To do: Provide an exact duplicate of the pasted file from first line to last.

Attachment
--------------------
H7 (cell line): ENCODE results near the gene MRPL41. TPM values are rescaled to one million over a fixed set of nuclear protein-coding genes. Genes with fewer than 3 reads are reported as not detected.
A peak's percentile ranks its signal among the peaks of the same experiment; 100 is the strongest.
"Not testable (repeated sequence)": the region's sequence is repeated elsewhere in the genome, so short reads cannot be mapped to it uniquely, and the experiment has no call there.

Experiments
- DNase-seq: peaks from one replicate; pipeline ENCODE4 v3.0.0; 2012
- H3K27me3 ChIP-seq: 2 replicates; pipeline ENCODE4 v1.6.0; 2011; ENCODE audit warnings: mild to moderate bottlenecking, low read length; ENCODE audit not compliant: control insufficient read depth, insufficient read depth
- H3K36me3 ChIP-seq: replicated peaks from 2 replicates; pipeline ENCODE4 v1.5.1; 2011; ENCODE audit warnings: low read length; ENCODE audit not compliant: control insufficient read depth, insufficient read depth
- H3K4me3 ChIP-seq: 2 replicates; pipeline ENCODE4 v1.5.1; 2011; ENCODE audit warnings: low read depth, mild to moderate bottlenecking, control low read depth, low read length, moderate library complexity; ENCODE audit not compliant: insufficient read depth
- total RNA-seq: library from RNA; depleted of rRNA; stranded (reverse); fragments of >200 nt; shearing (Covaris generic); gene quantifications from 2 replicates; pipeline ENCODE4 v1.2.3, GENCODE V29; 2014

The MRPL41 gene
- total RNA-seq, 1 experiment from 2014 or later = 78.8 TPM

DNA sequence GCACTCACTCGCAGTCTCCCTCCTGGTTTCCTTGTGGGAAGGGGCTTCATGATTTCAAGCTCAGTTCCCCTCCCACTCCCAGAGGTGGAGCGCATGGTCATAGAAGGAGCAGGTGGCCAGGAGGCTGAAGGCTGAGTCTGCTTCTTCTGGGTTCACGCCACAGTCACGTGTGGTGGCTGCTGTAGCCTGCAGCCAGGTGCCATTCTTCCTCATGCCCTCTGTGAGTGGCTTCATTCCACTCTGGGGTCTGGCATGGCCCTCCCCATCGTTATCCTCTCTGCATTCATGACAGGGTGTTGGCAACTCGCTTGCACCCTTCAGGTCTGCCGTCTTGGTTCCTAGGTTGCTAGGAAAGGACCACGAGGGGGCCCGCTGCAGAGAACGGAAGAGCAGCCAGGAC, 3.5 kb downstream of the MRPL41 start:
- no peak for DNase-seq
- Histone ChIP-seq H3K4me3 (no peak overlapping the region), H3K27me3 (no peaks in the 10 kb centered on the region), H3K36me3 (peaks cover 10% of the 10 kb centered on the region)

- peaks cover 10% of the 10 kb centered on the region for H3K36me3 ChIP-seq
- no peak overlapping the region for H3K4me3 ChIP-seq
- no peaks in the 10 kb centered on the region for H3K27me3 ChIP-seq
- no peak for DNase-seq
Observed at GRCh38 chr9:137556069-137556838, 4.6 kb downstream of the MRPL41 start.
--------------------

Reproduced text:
H7 (cell line): ENCODE results near the gene MRPL41. TPM values are rescaled to one million over a fixed set of nuclear protein-coding genes. Genes with fewer than 3 reads are reported as not detected.
A peak's percentile ranks its signal among the peaks of the same experiment; 100 is the strongest.
"Not testable (repeated sequence)": the region's sequence is repeated elsewhere in the genome, so short reads cannot be mapped to it uniquely, and the experiment has no call there.

Experiments
- DNase-seq: peaks from one replicate; pipeline ENCODE4 v3.0.0; 2012
- H3K27me3 ChIP-seq: 2 replicates; pipeline ENCODE4 v1.6.0; 2011; ENCODE audit warnings: mild to moderate bottlenecking, low read length; ENCODE audit not compliant: control insufficient read depth, insufficient read depth
- H3K36me3 ChIP-seq: replicated peaks from 2 replicates; pipeline ENCODE4 v1.5.1; 2011; ENCODE audit warnings: low read length; ENCODE audit not compliant: control insufficient read depth, insufficient read depth
- H3K4me3 ChIP-seq: 2 replicates; pipeline ENCODE4 v1.5.1; 2011; ENCODE audit warnings: low read depth, mild to moderate bottlenecking, control low read depth, low read length, moderate library complexity; ENCODE audit not compliant: insufficient read depth
- total RNA-seq: library from RNA; depleted of rRNA; stranded (reverse); fragments of >200 nt; shearing (Covaris generic); gene quantifications from 2 replicates; pipeline ENCODE4 v1.2.3, GENCODE V29; 2014

The MRPL41 gene
- total RNA-seq, 1 experiment from 2014 or later = 78.8 TPM

DNA sequence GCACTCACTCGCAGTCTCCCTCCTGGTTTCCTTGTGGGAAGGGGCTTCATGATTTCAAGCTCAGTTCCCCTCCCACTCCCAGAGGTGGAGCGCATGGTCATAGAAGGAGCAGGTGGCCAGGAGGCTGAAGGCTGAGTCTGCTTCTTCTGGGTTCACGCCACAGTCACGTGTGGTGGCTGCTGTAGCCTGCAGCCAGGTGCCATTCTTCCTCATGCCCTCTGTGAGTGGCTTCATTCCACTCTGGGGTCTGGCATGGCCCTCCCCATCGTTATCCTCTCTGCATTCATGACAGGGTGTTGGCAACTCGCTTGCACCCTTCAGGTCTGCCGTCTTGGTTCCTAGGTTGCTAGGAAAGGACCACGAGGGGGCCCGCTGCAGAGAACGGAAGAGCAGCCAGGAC, 3.5 kb downstream of the MRPL41 start:
- no peak for DNase-seq
- Histone ChIP-seq H3K4me3 (no peak overlapping the region), H3K27me3 (no peaks in the 10 kb centered on the region), H3K36me3 (peaks cover 10% of the 10 kb centered on the region)

- peaks cover 10% of the 10 kb centered on the region for H3K36me3 ChIP-seq
- no peak overlapping the region for H3K4me3 ChIP-seq
- no peaks in the 10 kb centered on the region for H3K27me3 ChIP-seq
- no peak for DNase-seq
Observed at GRCh38 chr9:137556069-137556838, 4.6 kb downstream of the MRPL41 start.